This mountain living, on the edge of the wilderness, is beautiful -- but it sure is difficult.

9 comments:

  1. OMG that's horrible I just played your video for my husband and now....

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  2. What a rotten surprise! The barn I ride at had brought in goats yesterday, to clear weeds in the paddocks. Mamas with kids afoot were unloaded into a pen and given time to adjust to new surroundings. Mid-morning, a Coyote was brazenly watching through the fence. The goats were loaded up and taken safely home. It could have turned into a horror show.

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    1. That could have been gruesome. Good that they took the goats away.

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  3. Dear Lord, my heart sunk reading this. I was going to ask about that in the last post because I wasn't 100 percent sure you'd solved the past problem. Those 2 hens...what the heck?? Do they have some special charm?? Could it have been a skunk ALL this time?? I had no idea skunks were so viscous.

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    1. We thought we had solved the problem -- Brett put chicken wire on top of the existing wire fencing covering every inch of the sides and tops. He even sunk the wire into the ground so we were sure (and wrong) that the pen was predator safe. And, we know it was a bobcat last time because I saw it in the pen. I'm not sure that a skunk would take on a full size chicken but the chicks... obviously, yes. Those hens were smart. Skunks have lousy eyesight and they were way up high. I bumped their roost on accident when I was looking for surviving chicks and they didn't make a sound.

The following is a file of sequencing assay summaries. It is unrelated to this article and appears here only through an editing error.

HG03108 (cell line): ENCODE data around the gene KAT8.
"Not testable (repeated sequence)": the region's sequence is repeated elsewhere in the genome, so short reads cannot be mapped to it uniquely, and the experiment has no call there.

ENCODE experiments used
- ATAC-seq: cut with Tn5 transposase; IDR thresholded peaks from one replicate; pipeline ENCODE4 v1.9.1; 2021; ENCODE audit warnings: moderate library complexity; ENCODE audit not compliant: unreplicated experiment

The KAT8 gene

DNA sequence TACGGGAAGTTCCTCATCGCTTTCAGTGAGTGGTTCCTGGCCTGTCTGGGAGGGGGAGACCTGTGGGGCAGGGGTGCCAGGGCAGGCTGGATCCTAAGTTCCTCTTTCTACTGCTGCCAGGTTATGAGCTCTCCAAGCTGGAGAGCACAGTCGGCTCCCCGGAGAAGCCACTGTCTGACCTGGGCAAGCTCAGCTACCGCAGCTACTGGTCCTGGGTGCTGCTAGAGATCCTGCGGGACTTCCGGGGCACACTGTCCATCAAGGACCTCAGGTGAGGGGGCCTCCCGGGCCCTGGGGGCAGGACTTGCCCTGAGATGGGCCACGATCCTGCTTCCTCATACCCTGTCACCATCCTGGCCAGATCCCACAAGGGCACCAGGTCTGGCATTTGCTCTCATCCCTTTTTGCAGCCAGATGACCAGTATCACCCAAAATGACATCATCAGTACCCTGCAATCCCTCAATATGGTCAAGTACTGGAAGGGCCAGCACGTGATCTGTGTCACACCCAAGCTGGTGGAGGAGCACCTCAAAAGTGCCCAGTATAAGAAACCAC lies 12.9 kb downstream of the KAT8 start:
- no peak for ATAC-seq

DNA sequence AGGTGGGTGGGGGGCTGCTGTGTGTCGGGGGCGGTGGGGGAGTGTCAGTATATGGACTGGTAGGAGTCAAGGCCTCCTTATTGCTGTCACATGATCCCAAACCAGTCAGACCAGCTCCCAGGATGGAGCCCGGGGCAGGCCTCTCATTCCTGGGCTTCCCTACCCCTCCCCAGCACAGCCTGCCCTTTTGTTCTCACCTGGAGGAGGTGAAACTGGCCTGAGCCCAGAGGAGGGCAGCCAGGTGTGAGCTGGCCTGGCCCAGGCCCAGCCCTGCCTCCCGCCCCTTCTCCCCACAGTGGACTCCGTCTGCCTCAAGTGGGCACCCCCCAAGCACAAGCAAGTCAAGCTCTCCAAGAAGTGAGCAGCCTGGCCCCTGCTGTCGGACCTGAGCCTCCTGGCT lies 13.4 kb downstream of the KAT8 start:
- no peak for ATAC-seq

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  4. I can picture you in you running in like a a banshee. I would have done the same. I'm sorry that you lost the chicks.

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  5. This is so hard! We feel so bad because we were supposed to protect them. I have seen raccoons be that smart and determined but never a skunk. I feel for you guys.

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  6. An American in TokyoJune 5, 2017 at 5:17 PM

    Wow, I'm sorry to hear about the chicks and the skunk(!), but those two hens really are smart!!

    Is there a shortage in food that these guys keep coming onto your property and attacking the hen house?!

    You are brave! I could never go anywhere near a skunk!

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  7. So sorry to hear about the skunk massacre. I lost a fully grown hen - Verna, one of my favorites girls - on Friday, to a brazen pre-dark, pre-roosting, out in the open raccoon attack. The coon was a lactating mama who was so hungry it was hard to persuade her to leave the carcass. Ended up trapping her later that evening.

    What has worked so far keeping predators out of my coop is 1/2 inch square hardware cloth - sunk into the ground 6 - 8 inches down. It is a total pain to work with, hard to cut and tears your hands up, but the critters will not try to dig near it...